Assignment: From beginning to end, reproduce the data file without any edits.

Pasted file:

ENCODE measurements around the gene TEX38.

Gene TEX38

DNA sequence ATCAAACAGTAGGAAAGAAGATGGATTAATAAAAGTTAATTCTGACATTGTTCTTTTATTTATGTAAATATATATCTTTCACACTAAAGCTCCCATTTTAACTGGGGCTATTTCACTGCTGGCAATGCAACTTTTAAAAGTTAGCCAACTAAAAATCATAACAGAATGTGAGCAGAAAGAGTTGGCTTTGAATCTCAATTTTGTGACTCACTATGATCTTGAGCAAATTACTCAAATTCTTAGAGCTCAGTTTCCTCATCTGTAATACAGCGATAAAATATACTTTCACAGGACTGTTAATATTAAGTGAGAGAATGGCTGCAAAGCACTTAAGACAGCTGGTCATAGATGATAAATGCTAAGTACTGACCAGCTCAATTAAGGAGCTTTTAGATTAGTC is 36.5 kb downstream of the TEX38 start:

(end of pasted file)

ENCODE measurements around the gene TEX38.

Gene TEX38

DNA sequence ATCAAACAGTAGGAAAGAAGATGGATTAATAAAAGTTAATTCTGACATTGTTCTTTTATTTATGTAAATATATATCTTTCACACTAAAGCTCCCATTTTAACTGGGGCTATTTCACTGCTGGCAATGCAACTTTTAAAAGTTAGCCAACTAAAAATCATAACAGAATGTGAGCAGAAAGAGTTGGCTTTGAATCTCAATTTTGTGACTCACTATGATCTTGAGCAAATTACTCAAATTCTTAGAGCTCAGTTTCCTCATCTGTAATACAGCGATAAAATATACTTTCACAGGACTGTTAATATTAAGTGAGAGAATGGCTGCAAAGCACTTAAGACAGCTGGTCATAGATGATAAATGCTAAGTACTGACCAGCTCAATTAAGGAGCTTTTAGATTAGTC is 36.5 kb downstream of the TEX38 start: